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Abnormal Earnings Valuation

A valuation technique that evaluates a company’s worth based on its book value and expected earnings

What is Abnormal Earnings Valuation?

The abnormal earnings valuation technique evaluates a company’s worth based on two factors, i.e., the book value of the company and its expected earnings. The valuation model looks at the expected profit that can be generated by the management.

 

Abnormal Earnings Valuation

 

If the earnings are higher than expected, an investor would be willing to pay more than the book value, and if it’s not expected to achieve the same, the investor would not be willing to pay anything more than the book value. In fact, he would like to receive the same on discount.

The abnormal earnings valuation method basically helps the investor to determine the potential fair value of a stock. The baseline of the theory is that “every stock is worth the company’s book value if the investors just expect the organization to earn a normal rate of return.” Anything that is under-delivered or over-delivered than the market’s expectation will attribute to “abnormal earnings.”

 

Formula

The discounting factor used should be the return required on equity rather than the weighted average cost of capital. If the second half of the formula is positive, it means that the management is creating value by delivering higher than expected returns for the shareholders.

Value of the Stock = Book Value + Perpetual Value of Future Expected Residual Incomes

 

Key Concepts

  • Any company’s potential earnings are generally influenced by the kind of resources (net assets) that is available to management and the latter’s ability to generate a return (profitability) from such assets.
  • Any earnings that are higher than the expected return will be called positive abnormal earnings, and any return less than expected return will be termed negative abnormal earnings.
  • It is important to generate positive abnormal earnings from a long-term perspective in order to sell at a premium to the book value.

 

Some of the popular ratios that also need to be compared are:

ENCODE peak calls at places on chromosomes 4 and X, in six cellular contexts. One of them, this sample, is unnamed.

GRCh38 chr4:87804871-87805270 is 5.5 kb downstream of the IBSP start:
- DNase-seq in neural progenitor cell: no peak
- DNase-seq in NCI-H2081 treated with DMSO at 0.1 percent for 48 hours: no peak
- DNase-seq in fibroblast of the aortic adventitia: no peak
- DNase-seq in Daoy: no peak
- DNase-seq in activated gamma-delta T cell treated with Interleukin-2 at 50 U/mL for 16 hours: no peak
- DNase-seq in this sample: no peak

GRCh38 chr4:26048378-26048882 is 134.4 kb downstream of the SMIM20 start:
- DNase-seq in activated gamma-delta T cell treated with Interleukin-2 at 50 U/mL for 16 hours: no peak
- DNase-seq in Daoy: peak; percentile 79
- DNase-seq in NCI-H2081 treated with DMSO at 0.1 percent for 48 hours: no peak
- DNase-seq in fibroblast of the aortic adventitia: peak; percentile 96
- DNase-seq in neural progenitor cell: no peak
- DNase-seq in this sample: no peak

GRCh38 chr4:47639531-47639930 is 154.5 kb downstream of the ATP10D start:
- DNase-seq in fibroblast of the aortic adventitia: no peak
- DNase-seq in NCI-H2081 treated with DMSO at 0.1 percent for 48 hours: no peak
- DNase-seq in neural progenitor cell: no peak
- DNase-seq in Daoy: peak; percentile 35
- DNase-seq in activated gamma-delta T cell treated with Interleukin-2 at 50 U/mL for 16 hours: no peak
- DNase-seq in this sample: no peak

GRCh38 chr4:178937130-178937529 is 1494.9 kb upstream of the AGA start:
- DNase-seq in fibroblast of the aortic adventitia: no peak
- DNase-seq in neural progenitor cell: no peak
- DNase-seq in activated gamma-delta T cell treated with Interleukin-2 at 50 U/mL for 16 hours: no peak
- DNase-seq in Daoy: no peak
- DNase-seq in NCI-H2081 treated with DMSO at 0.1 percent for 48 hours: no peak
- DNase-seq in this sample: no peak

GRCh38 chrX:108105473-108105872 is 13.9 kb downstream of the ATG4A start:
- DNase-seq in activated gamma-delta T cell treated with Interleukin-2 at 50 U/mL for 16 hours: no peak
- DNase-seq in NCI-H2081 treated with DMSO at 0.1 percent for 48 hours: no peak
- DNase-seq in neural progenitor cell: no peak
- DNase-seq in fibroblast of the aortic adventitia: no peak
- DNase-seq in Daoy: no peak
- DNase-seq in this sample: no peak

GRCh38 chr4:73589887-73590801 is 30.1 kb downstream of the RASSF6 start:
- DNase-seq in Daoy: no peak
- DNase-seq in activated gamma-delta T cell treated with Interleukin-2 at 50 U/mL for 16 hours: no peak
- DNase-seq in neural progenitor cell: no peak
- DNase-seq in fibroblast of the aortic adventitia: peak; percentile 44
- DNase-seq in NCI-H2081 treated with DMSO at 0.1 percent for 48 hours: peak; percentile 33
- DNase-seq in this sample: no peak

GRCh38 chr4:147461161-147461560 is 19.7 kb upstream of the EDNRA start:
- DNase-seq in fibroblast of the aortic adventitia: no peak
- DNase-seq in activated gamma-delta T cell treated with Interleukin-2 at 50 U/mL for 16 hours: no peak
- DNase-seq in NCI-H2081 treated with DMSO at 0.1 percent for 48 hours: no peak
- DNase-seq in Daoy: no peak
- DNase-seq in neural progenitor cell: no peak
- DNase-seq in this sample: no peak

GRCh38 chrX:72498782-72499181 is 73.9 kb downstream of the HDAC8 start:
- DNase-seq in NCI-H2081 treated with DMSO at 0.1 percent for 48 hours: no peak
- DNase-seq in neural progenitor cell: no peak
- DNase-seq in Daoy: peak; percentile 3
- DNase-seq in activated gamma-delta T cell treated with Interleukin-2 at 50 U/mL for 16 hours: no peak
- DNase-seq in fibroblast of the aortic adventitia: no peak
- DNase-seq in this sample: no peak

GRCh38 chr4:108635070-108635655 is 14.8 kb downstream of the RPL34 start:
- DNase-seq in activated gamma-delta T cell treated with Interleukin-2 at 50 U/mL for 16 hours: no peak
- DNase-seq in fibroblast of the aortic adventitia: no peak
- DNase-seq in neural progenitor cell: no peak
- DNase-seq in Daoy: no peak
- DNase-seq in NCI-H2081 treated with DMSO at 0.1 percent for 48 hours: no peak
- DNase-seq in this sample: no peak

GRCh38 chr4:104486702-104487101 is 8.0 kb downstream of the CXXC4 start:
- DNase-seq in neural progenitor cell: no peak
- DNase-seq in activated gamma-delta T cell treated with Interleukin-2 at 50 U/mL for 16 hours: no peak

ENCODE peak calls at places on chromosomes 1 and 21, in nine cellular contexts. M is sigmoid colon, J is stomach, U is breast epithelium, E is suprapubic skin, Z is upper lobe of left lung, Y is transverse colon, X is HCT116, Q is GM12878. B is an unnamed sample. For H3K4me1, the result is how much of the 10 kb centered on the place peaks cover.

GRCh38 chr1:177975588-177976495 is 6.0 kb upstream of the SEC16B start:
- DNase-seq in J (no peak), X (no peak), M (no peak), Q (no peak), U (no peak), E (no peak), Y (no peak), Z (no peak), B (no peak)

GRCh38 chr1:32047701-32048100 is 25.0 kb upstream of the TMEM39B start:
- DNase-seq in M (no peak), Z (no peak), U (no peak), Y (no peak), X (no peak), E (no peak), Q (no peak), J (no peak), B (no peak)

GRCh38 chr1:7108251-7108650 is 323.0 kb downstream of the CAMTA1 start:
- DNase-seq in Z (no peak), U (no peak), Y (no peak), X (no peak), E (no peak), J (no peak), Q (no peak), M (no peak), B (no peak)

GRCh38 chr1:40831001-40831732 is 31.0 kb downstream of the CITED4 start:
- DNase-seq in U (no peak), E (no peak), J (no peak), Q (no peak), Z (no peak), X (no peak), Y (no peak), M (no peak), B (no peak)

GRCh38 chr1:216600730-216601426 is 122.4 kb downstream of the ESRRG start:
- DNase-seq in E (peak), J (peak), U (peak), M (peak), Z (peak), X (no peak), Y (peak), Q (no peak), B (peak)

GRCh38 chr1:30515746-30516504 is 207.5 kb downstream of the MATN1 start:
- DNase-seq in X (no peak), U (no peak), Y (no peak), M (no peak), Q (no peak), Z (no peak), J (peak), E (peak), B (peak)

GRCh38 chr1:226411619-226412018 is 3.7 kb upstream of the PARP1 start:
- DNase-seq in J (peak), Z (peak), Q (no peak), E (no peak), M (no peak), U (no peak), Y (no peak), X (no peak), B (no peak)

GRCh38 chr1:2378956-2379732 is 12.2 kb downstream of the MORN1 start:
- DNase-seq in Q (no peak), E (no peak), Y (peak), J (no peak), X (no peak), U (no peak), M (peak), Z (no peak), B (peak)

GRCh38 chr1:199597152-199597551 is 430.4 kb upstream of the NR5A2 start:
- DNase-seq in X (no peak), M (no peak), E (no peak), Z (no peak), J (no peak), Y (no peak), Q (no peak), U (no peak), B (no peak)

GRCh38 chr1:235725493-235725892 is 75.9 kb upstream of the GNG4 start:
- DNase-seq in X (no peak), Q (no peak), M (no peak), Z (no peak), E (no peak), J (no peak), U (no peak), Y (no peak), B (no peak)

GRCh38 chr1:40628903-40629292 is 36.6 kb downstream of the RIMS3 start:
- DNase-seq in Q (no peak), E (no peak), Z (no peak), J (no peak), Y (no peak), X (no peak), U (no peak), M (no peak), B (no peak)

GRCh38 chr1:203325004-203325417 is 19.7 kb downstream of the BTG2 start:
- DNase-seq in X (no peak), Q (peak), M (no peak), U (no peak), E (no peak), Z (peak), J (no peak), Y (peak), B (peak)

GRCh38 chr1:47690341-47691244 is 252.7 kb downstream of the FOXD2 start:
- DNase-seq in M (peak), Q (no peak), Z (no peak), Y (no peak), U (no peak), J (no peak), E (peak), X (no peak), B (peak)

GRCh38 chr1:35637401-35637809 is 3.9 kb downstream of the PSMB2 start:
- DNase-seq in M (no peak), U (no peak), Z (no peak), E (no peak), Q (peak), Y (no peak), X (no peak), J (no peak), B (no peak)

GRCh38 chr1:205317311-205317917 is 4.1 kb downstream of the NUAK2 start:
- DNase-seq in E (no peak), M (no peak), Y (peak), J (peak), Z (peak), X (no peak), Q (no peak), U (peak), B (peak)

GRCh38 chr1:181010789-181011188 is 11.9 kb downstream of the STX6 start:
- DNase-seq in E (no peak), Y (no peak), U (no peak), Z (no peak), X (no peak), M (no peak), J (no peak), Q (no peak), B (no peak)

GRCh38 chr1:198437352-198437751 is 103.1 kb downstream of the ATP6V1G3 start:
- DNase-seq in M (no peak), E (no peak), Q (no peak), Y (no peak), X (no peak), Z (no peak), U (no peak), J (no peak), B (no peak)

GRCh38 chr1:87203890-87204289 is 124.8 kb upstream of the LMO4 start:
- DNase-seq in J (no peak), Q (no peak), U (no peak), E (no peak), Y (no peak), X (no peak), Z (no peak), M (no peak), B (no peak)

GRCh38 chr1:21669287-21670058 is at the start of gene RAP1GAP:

• Price-to-earnings ratio
  • Price-to-book value ratio
  • Return on capital employed (ROCE)
  • Discounted cash flow (DCF)
  • Return on equity (ROE)

 

Example

The book value per share of ABC Inc. is $100. Suppose the company’s management is able to generate a profit that is higher than the market’s expectation, then the price of the stock will increase above $100 and thus will create more value for shareholders. On the other hand, if the earnings are less than expected, the management will be responsible as the wealth of the shareholders will be diluted.

 

Advantages

  • Aligned with what market/analyst forecast
  • Incorporates the financial statements
  • Shows quality of the management
  • Focus on value drivers and maximization of shareholders’ wealth

 

Disadvantages

  • Accounting complexity can lead to incorrect book value
  • Not suitable for companies with a consistent dividend policy
  • Similar to DCF, it depends highly on the forecast of business projections
  • Forecast horizon can differ among analysts, leading to incorrect judgment

 

Additional Resources

CFI offers the Financial Modeling & Valuation Analyst (FMVA)™ certification program for those looking to take their careers to the next level. To keep learning and advancing your career, the following resources will be helpful:

  • Discount Factor
  • Discounted Cash Flow Formula
  • Earnings Guidance
  • Valuation Methods

Valuation Techniques

Learn the most important valuation techniques in CFI’s Business Valuation course!

Step by step instruction on how the professionals on Wall Street value a company.

 

Learn valuation the easy way with templates and step by step instruction!